MANCHESTER — Authorities on Friday released the names of the two people found dead when a SWAT team breached their hotel room during this week’s lengthy standoff.

Christian St. Cyr, age 26, and Brandie Tarantino, age 21, were identified in a press statement released Friday afternoon. The circumstances involving their deaths remain under investigation, according to the statement released by New Hampshire Attorney General Gordon MacDonald.

The statement also said that the first person to die in the standoff — longtime criminal Stephen Marshall, 51 — died of “multiple gunshot wounds to the trunk and extremities.”

Marshall died when he burst through a broken first-floor window in the hotel and started firing, police have said. A Manchester police officer and DEA agent returned fire.

Hours later, after periodic exchanges of gunfire, a SWAT team entered the hotel room and found St. Cyr and Tarantino dead.

MacDonald said autopsies of both St. Cyr and Tarantino were completed Friday.

Chief Medical Examiner Jennie V. Duval determined the cause and manner of death for both remains pending and awaits the results of toxicology testing that will take four to six weeks to complete, the AG said.

These statements raised the possibility both died from a drug overdose but authorities declined to speculate on the cause of death beyond the brief update MacDonald issued Friday night.

Duval did conclude neither St. Cyr nor Tarantino suffered from any gunshot or internal injuries that led to their deaths, MacDonald added.

Manchester Police Chief Carlo Capano said his officers, none of whom were injured in the exchange of bullets, acted with aplomb despite a challenging situation.

“Their training, their experience really played a role in this,” he said. “It’s just unfortunate circumstances that any lives were lost.”

It is not yet clear what brought Marshall, St. Cyr and Tarantino together at the Quality Inn, but all three were wanted on separate warrants for failing to appear in court.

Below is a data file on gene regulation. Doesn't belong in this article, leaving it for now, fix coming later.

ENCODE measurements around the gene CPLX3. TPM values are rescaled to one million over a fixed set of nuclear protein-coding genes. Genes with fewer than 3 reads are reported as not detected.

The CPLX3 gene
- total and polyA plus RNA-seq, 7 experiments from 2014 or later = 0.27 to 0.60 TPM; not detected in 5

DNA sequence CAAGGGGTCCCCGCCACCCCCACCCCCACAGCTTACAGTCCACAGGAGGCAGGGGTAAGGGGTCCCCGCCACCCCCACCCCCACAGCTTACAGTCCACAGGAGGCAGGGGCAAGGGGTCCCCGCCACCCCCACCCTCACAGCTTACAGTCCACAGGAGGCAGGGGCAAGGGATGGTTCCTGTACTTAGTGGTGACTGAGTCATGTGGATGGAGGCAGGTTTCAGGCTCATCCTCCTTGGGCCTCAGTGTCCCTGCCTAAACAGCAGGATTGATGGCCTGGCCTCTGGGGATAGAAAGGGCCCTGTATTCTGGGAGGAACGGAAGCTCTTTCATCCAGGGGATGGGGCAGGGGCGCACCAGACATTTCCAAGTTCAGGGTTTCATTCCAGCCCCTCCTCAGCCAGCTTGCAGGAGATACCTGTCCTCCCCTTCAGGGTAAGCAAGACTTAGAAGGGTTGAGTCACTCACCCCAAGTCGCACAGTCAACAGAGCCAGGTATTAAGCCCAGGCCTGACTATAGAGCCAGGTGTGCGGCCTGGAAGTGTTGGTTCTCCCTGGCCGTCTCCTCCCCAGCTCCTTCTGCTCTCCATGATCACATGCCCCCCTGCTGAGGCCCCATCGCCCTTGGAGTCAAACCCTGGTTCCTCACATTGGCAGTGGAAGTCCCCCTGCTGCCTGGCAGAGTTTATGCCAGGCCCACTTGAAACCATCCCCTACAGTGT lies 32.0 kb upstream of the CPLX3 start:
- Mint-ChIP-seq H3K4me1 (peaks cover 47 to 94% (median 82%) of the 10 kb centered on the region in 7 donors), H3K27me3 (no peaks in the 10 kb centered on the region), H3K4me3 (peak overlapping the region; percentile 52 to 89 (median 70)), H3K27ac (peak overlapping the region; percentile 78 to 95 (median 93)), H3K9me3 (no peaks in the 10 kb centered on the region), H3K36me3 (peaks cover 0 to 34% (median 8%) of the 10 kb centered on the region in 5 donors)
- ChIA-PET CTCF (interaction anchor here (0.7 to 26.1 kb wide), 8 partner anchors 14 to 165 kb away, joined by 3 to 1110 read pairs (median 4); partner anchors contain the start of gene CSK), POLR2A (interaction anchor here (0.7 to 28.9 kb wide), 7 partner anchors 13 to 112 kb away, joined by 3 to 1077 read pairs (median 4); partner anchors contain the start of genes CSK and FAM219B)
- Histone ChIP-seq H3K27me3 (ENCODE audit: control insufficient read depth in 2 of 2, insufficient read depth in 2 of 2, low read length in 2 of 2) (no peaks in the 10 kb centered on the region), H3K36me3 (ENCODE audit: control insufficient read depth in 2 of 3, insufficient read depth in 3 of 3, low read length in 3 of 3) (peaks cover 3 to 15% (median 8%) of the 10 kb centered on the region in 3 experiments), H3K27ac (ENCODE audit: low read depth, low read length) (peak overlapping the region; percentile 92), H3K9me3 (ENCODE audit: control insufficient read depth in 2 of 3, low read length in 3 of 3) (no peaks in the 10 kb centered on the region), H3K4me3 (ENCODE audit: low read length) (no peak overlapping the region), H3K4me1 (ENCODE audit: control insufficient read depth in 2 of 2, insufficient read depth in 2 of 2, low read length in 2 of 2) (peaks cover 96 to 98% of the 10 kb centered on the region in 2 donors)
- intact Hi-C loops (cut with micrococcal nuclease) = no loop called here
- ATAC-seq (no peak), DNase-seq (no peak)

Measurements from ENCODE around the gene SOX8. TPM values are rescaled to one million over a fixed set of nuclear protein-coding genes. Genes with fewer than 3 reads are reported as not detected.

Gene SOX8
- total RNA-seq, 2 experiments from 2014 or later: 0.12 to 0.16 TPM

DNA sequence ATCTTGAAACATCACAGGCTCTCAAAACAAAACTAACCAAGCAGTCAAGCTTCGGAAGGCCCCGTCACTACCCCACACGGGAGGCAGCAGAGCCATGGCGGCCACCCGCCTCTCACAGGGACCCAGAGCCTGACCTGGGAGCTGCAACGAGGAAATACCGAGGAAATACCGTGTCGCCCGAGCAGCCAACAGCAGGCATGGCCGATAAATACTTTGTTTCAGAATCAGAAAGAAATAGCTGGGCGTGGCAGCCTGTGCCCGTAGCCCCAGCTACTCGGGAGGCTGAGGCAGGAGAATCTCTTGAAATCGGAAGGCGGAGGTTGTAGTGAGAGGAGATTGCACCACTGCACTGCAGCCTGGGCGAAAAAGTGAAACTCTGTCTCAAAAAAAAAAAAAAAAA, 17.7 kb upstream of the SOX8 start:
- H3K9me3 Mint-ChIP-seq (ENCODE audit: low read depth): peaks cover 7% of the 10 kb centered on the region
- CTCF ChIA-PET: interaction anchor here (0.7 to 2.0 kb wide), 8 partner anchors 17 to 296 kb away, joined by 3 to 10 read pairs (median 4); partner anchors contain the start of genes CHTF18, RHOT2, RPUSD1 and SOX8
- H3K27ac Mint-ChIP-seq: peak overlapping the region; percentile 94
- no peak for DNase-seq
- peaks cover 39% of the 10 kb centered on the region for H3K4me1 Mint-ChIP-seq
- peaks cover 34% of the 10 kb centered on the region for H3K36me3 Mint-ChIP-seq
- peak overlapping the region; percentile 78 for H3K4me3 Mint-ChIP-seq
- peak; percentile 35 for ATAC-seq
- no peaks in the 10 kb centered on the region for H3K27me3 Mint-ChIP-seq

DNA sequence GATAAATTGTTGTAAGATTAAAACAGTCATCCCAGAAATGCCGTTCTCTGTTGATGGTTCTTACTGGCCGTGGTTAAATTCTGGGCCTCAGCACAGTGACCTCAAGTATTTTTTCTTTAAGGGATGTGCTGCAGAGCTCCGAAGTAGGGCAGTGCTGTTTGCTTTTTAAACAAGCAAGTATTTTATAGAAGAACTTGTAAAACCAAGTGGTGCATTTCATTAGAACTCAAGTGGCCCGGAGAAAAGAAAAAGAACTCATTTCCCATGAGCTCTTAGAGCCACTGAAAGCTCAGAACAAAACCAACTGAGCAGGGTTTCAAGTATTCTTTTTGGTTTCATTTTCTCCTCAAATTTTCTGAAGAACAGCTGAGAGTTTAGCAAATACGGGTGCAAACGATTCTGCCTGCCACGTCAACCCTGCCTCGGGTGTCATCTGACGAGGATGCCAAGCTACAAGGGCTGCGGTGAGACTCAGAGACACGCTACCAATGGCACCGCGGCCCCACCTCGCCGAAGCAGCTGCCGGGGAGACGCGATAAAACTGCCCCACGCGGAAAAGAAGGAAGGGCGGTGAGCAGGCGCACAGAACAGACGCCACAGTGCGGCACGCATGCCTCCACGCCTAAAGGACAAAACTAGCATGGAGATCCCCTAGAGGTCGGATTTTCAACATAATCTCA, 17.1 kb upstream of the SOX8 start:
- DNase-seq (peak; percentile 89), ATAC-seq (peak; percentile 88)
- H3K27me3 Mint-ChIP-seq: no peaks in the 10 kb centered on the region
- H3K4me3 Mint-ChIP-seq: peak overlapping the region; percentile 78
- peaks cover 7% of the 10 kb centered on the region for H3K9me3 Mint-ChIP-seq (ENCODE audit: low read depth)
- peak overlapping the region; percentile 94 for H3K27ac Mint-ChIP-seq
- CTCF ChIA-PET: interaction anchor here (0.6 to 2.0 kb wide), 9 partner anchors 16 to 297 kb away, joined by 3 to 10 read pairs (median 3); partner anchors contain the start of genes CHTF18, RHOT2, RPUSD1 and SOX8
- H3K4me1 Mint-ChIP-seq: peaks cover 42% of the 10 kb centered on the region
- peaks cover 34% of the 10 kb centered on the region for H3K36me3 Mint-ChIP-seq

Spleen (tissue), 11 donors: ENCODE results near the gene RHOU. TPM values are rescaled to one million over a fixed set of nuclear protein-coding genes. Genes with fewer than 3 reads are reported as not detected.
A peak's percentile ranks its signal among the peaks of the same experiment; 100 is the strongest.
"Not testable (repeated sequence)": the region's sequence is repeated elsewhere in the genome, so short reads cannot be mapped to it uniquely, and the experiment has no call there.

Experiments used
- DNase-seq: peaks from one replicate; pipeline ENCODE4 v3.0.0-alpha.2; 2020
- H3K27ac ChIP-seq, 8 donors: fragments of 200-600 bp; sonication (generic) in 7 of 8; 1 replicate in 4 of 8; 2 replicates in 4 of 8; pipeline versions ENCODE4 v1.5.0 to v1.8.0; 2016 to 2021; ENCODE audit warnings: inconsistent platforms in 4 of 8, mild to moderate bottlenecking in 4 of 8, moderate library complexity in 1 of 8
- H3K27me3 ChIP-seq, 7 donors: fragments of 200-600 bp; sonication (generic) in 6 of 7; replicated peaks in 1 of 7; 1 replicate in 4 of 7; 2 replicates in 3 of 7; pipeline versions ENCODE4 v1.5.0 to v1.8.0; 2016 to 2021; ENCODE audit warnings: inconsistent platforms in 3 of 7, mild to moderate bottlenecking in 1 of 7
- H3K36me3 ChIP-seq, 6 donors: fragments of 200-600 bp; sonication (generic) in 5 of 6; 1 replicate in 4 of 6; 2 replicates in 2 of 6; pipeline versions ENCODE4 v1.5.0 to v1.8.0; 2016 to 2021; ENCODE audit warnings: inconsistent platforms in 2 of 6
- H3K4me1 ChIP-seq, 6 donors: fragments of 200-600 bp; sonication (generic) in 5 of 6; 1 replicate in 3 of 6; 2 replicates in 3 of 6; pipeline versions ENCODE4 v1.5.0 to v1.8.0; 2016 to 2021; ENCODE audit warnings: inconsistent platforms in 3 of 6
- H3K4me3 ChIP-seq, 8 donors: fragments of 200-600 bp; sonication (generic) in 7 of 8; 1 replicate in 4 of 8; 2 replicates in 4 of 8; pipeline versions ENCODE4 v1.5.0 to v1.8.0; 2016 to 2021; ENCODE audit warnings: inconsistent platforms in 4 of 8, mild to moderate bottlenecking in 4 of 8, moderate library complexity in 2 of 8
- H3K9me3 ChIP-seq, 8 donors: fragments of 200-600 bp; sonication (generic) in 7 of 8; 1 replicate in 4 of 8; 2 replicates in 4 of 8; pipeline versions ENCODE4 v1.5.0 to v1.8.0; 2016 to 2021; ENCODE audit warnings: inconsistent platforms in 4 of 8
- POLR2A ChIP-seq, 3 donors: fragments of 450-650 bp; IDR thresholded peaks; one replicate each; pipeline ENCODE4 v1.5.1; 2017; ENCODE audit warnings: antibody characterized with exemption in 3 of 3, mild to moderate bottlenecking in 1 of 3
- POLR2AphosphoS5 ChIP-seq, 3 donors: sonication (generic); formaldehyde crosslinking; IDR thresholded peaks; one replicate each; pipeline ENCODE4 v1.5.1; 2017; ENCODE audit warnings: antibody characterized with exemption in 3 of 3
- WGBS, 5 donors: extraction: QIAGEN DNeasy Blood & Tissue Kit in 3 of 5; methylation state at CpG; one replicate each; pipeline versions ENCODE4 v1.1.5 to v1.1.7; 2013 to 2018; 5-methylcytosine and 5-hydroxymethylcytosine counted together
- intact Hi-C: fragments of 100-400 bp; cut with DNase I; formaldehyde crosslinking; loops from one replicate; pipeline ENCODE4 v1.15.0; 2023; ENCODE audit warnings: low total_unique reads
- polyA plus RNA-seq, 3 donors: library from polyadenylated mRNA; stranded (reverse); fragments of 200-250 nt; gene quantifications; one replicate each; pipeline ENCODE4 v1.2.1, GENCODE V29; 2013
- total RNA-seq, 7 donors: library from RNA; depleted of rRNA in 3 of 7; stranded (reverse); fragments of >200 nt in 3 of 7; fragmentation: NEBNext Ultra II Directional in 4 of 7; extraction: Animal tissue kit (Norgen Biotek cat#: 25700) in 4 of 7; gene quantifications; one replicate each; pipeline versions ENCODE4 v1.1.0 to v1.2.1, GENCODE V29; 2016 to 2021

Tarantino, whose hometown is listed as Gilford on court documents, and St. Cyr, whose most recent address was the Valley Street jail, were in a relationship, at least as of August of 2018, according to court records.

Tarantino’s parole officer wrote in a report that they were residing together at 303 Pine St. while both were on parole.

When a parole officer visited the residence for an unannounced inspection on Aug. 1, 2018, the couple fled, leaving behind baggies, pipes and a white powder believed to be drugs. Three days later, police stopped St. Cyr, Tarantino and another woman who was on parole after observing them leaving a residence from which drugs were known to be sold, according to court records. Officers found .4 grams of what appeared to be crack cocaine on them.

They arrested St. Cyr on a charge of falsifying physical evidence for attempting to conceal the drugs. He was released two days later on $5,000 cash bail, but failed to appear for an Oct. 18 court date.

Tarantino was not immediately arrested during the Manchester traffic stop, but several days later her parole officer entered a probation violation petition and the court issued a warrant for her arrest.

It does not appear either St. Cyr or Tarantino had any further contact with law enforcement until the shootout began at the Quality Inn on Wednesday.

A representative from Tarantino’s family reached by phone Friday said the family was not yet ready to discuss the tragedy.

A woman who answered the phone at a number listed for St. Cyr’s parents declined to comment.

“It hurts too much,” she said.

Correspondent Bea Lewis also contributed to this report.

Friday, August 14, 2020